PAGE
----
This originally appeared as part of the Daily Sip, a website from Charles LaFond, an Episcopal Priest who raises money for the homeless and lives on a horse farm in New Mexico with his dog Kai. offering daily meditations and reflections
In the blizzard of emails, text-messages and tweets, we have, perhaps, lost touch with the beauty of a letter.
Last week I was in the stationer’s shop. I was asking about new stationary and I used the word “wardrobe.” The stationary lady swooned. Thanked me for even knowing the word with regard to stationary. Mother would be proud.
Even the words “stationer’s shop” makes one want to make them into their colonial version…The Stationer’s Shoppe. It has an old-world-y feel to it. Warm. Comforting. And somewhat anachronistic with its cottony ivory laid paper smelling faintly of old books or lavender (my grandmother stored her writing paper in a box with a lavender sachet.) By the time one finds one’s pen (ideally an inherited fountain pen) and one’s ink (ideally cobalt blue) and one’s paper (ideally Crane or something delicious from the Amalfi coast of Italy where they make paper as an art form) then one is tempted to turn off the lights, light a candle and don a night shirt and cap. Dickens…move over. It feels positively antique to write a letter and yet doing so remains one of my favorite activities in life. And “ideally” … well… I acknowledge that even talking about stationary and fountain pens is classist, sinner that I am!
To send a letter is to send a gift – even one on photocopy paper with a free promotional ball-point pen from Walgreens. The care of the ink choice, the pen’s nib (my grandmother would not allow anyone to use her fountain pen because, she said emphatically but kindly and gently…”my hand has ground my nib to just the right angle for a good line on the page.”) Don’t you wish we took such care in our writing? Taking the time and the trouble? Using the stamp. Remember stamps?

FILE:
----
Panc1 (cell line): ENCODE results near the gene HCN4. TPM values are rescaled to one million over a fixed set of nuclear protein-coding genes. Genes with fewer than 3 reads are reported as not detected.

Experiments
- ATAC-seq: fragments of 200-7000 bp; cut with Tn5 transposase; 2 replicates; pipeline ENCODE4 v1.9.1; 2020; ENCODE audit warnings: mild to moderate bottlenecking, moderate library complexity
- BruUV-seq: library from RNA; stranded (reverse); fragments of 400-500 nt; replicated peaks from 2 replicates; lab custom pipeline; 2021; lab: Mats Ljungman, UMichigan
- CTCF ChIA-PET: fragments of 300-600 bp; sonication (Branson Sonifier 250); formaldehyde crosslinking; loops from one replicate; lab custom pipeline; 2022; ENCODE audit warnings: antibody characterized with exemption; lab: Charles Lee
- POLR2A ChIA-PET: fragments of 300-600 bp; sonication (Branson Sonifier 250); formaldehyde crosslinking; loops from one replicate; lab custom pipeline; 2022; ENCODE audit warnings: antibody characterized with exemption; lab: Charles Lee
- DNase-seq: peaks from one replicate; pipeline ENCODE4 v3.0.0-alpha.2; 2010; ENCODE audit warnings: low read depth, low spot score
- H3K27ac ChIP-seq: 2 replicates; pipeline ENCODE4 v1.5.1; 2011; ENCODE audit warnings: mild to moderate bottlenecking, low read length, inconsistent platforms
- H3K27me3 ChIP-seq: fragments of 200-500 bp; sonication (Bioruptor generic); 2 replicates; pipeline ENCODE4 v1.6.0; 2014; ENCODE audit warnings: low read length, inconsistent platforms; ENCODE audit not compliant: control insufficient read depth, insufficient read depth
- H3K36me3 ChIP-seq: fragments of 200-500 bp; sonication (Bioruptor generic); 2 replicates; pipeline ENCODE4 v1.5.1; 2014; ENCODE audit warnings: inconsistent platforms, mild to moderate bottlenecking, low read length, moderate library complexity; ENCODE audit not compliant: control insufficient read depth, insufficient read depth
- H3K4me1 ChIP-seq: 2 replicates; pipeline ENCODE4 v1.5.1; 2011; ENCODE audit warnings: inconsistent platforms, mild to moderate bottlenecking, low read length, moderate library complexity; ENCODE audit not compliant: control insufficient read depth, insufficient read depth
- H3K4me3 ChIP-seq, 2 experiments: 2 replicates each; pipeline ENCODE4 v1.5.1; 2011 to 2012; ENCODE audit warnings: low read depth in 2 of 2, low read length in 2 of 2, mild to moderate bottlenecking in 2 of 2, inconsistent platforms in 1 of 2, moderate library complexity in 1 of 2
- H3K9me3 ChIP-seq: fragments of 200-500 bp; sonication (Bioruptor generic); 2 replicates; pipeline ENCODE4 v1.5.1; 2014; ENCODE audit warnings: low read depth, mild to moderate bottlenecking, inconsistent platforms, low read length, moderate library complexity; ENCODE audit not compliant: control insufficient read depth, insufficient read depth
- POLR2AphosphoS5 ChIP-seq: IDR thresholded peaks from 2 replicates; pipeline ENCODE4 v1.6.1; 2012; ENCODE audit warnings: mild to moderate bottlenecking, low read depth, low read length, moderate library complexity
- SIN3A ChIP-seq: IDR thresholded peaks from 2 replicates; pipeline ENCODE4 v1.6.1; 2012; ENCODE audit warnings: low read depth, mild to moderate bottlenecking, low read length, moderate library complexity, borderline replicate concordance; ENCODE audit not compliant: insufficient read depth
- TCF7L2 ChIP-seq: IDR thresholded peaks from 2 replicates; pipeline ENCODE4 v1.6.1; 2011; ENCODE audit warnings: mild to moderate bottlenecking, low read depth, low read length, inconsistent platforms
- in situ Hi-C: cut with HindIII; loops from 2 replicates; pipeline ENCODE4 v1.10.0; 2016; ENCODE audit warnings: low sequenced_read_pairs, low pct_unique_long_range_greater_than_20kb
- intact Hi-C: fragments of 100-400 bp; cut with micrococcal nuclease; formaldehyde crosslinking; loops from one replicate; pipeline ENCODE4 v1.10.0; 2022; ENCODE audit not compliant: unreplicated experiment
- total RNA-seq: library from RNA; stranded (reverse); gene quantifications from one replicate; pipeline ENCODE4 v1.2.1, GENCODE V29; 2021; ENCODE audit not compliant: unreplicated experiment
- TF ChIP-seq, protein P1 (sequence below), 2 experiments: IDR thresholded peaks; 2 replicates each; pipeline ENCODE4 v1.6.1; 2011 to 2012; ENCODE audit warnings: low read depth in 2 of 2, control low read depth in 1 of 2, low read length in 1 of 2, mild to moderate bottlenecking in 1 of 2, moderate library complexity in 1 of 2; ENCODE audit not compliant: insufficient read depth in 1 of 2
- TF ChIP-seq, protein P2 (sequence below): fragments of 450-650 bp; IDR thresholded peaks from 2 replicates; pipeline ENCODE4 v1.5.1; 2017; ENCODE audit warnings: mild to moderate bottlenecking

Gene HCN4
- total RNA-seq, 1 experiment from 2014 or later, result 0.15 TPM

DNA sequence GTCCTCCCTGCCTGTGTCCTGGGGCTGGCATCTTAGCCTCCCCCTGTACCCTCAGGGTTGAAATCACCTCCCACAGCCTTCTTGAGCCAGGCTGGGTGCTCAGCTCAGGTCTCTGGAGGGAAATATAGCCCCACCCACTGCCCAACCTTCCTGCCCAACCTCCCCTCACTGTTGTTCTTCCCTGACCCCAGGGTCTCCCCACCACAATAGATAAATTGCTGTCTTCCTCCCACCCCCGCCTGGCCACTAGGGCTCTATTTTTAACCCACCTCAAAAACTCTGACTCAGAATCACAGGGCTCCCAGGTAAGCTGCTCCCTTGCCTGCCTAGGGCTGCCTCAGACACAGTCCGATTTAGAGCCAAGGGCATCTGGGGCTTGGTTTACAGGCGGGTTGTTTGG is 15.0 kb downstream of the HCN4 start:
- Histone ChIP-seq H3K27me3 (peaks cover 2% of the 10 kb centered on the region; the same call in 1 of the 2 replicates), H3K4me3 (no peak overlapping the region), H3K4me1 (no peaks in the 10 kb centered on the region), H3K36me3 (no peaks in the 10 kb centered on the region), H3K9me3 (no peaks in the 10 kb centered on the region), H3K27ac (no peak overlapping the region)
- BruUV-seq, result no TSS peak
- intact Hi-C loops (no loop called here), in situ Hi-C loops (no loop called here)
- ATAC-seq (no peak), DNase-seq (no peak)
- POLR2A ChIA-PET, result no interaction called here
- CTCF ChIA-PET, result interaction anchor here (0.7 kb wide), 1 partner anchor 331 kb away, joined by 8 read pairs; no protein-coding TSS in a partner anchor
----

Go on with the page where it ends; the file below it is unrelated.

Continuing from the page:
But I am wondering about letters since we worship with them, through them, even. The letter to the Galatians. The letter to the Ephesians. The letters of St. John. These letters are bound in expensive leather and tooled with gold leaf into books lifted high by Deacons – high like the crosses of our processions. And laid gently, lovingly, softly onto altar linens between candles and to the dulcet tunes of pipe organs.
These letters to “so-and-so” and from “so-and-so” are designed to encourage, to chide, to form and to direct. And yet Jesus never wrote one. I suppose because He was one – he IS one- The word made meat.
It all makes me wonder what the “Letter to the Americans” would look like? Makes one tremble does it not? Even thinking about it makes me think it will not be all lovey-dovey and “Y’all are doing such a great job! High five!” Will it mention vipers or broods? I hope not.
What would it be like for you or for me, or for a church or Vestry or retreat group or house-church to sit down and draft “The letter to the Americans?” It would, if nothing else, be an interesting exercise. What would great spiritual leaders say to our culture? And by leaders I mean the kinds of leaders who wrote the letters in our Bible…the un-titled ones…the anonymous, brilliant, prayerful, prophetic, faithful ones whose anonymity made their voice possible but not their martyrdom necessary. People wrote them and then bounced their nieces on their knees and sang songs and died gently, anonymously. Smart writers they were. Smart and alive.
If you were to sit down and write 1,000 words (one page) called “The Letter to the Americans” what would it say? Would it be a caffeinated rant (much like the one I would probably write!) or would it be a thoughtful, loving encouragement with some cautionary hues – cautionary even to oneself?
True, the Letters from our gospels are written to “the church in…” and true…I am less interested in that letter. The Church today does not need a letter, it needs a team of nurses and a hug. But the nation, OUR nation – what would a letter to our nation look like from real, authentic spiritual leaders like Maya Angelou, Mr. Rogers, Ghandi, Colin Powell, Pema Chodron and, well, most gardeners?